Real Life Experiences
Jehovah’s Witnesses Official Stance on ShunningSubmitted by Andrew on September 19, 2012 - 12:57 pm 24 Comments
I have heard it for many years, and I’ve seen quite a few comments on JWB, that Jehovah’s Witnesses do not shun former members. I’ve been called a liar, an apostate, and worse, each time I point out that this shunning behaviour is the sign of a cult.
Well, brothers and sisters, let’s turn to the Watchtower Society and see what they have to say about it. After all, for most Jehovah’s Witnesses, what the Watchtower says is the final word on any issue.
On the official Jehovah’s Witness website, there is an FAQ entitled, “Do You Shun Former Members of Your Religion?”
The article begins like this, and see if you can spot the initial deception.
Those who were baptized as Jehovah’s Witnesses but no longer preach to others, perhaps even drifting away from association with fellow believers, are not shunned. In fact, we reach out to them and try to rekindle their spiritual interest.
Did you get it? Let me point it out just in case you didn’t. Is that paragraph talking about former members? No. They are talking about ‘inactive’ ones, not ‘disfellowshipped’ ones. So most people would read this first paragraph, see the ‘not’ in italics, nod their head in agreement that they don’t shun, and carry on their lives. But not me. I kept reading.
The second paragraph says:
If, however, a baptized Witness makes a practice of breaking the Bible’s moral code and does not repent, he or she will be shunned or disfellowshipped.
Tada! They admit it. Disfellowshipped people get shunned. Plain and simple. No two ways about it. Jehovah’s Witnesses official stance is that former members of their religion get shunned. In fact, the above sentence also indicates that being shunned is the same as being disfellowshipped. Being disfellowshipped means being shunned. (I threw the italics in there because the Watchtower inspired me. It was that or holy spirit.)
What of a man who is disfellowshipped but whose wife and children are still Jehovah’s Witnesses? The religious ties he had with his family change, but blood ties remain. The marriage relationship and normal family affections and dealings continue.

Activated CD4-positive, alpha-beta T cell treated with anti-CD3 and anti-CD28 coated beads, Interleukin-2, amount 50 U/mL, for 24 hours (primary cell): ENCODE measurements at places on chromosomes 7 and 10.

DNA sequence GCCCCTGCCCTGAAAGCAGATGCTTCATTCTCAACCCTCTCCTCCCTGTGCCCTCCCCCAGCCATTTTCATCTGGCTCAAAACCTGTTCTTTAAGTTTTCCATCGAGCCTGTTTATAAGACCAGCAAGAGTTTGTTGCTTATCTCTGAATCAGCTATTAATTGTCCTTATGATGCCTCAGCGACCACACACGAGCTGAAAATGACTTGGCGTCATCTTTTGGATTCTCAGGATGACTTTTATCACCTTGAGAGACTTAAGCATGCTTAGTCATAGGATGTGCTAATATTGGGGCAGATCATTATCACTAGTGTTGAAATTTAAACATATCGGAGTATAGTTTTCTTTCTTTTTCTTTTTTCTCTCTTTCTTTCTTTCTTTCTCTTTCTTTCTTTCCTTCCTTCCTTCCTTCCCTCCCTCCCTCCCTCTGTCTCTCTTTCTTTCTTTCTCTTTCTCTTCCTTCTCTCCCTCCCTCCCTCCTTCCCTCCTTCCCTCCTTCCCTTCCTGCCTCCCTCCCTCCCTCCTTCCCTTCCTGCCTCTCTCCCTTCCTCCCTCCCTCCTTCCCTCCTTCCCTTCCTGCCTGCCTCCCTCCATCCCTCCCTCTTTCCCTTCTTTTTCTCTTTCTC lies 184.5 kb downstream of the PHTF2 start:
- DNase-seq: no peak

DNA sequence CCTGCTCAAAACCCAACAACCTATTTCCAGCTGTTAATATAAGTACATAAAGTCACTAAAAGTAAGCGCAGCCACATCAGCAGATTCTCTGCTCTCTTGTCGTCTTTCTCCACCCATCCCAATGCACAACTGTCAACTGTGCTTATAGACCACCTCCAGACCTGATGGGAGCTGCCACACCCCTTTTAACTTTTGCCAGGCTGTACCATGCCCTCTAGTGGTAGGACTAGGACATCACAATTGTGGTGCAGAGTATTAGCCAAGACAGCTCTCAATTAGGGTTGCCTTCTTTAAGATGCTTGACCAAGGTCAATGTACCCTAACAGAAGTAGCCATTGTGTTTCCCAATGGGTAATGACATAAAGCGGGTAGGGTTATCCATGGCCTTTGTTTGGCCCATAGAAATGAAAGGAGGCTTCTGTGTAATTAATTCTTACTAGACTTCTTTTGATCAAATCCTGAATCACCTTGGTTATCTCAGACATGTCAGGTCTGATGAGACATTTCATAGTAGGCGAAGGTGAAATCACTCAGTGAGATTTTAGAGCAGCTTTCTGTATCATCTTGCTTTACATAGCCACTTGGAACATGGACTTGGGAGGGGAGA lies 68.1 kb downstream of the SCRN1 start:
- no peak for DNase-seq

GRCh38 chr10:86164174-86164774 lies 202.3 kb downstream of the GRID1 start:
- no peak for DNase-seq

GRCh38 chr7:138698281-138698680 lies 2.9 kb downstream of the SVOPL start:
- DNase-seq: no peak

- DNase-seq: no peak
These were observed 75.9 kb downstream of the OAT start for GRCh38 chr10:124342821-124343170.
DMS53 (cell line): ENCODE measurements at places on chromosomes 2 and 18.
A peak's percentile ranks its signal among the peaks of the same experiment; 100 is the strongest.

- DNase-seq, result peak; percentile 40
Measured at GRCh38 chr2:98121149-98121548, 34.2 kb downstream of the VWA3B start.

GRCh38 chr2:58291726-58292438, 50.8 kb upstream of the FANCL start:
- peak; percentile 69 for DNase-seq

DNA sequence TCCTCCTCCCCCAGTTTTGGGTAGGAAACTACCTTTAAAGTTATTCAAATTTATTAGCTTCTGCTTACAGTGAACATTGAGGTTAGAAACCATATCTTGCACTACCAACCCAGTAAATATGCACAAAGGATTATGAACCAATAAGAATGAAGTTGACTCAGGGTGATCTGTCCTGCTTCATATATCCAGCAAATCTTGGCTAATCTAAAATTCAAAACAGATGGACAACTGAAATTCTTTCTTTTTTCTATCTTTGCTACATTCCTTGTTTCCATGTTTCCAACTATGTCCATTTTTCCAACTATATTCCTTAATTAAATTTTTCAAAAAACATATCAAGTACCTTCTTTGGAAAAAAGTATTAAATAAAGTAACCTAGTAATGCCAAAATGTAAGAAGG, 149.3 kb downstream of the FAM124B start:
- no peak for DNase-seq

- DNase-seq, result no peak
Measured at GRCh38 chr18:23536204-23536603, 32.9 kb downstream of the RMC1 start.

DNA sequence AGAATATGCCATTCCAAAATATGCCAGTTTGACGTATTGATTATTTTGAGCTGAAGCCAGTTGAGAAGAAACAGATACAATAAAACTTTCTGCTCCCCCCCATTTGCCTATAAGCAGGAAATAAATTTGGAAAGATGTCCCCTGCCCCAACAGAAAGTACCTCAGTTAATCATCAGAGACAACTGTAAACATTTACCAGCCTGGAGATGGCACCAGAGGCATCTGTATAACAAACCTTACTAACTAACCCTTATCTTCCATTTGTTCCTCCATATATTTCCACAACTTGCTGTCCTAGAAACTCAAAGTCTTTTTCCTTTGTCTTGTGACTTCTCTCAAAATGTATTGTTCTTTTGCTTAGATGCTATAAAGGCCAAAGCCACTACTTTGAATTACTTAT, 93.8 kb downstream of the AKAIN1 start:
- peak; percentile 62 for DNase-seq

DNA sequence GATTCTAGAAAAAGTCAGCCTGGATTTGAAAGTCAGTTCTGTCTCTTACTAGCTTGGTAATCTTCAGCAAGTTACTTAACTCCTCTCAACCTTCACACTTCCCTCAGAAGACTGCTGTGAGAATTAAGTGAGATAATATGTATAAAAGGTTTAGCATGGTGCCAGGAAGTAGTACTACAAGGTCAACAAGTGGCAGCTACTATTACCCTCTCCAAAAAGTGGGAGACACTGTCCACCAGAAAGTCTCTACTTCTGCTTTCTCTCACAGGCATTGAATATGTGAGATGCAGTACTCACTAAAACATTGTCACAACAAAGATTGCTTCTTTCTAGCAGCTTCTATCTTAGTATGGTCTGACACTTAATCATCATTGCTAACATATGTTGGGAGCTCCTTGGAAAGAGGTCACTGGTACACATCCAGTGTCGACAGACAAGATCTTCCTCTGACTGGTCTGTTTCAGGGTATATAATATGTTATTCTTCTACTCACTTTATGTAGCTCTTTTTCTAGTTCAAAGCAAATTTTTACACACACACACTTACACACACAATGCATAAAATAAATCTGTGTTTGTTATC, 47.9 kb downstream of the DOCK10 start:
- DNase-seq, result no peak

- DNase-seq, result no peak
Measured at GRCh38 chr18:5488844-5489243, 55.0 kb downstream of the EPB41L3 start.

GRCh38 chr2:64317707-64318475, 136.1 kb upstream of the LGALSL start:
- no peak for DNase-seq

Ah! So if a man gets disfellowshipped, the marriage changes but carries on as normal… Are you confused? I certainly am. Let’s use an example. Say a husband gets disfellowshipped. All Jehovah’s Witness friends start to shun him. Obviously this can cause some stress in a marriage where a wife would want to carry on associating with people who treat her husband in such a way. Many marriages do carry on and problems get ironed out, but to say ‘normal family affections… continue’ is just a load of rubbish. Many Jehovah’s Witness marriages end in divorce when one member gets disfellowshipped.
That ‘normal family affections’ bit… That just isn’t true. I stopped being a JW only for my step-mother – the woman who raised me – to completely disown me and shun me. There are countless examples of teenage children being kicked out of their family home and shunned – here is a powerful example I encourage you all to read.
The shunning policy always seemed a bit harsh to me. I mean, I stopped believing that Jehovah’s Witnesses were the true religion. That’s all I did. I didn’t kill anyone or rape a child (which I might have gotten away with if you consider the JW policy on child abuse…). I simply had a different opinion to them. My punishment was to be completely shunned and disowned. I had the same punishment as someone who would get disfellowshipped for committing a crime.
The article concludes:
Disfellowshipped people who reject improper conduct and demonstrate a sincere desire to live by the Bible’s standards are always welcome to become members of the congregation again.
So what is ‘impoper conduct’, or grounds for being disfellowshipped? Well, in the Watchtower Study Edition of November 2006, it says “ Disfellowshipping takes place only if a member of the congregation unrepentantly engages in gross sin”.
A ‘gross sin’ sounds pretty bad. That must be like doing something illegal, right? Well, you can be disfellowshipped for having a different opinion to them, wearing clothes they don’t approve of in the Kingdom Hall, letting your child play with a Warrior Wizard toy, watching a magic show and even for saving your child’s life by giving him or her a blood transfusion. You can be disfellowshipped for going to the police when your child has been abused by a fellow Jehovah’s Witness. You can be disfellowshipped for reading JWB! Don’t believe me? If you’re a Jehovah’s Witness reading this, go to your elders and tell them you read JWB and will continue doing so. Basically anything you do that they don’t like, no matter how small, can be counted as a ‘gross sin’.
Before I finish up this article, I want to point you to the Wikipedia article on Shunning, which points out (with references) that “Social rejection has been established to cause psychological damage and has been categorized as torture.” Yes, folks, it is not an over-exaggeration to say that Jehovah’s Witnesses torture former members. Some people have committed suicide as a direct result of their friends and families shunning them in line with Jehovah’s Witness policies. According to several reports, Jehovah’s Witnesses commit suicide at a rate far exceeding (5-10 times greater) the general US population!
The article also says that there are two main reasons why shunning takes place. 1. To modify the behaviour of a member, and 2. To remove or limit the influence of a member. Yep. I thought it too – “Cult”.
So, don’t ever let a Jehovah’s Witness tell you that they don’t ‘shun’ former members and call you a liar. It says they do, in context, right there on their website. They’ll try and justify it to you and themselves, but at the end of the day, that sort of behaviour is a clear cut sign that they are a controlling cult.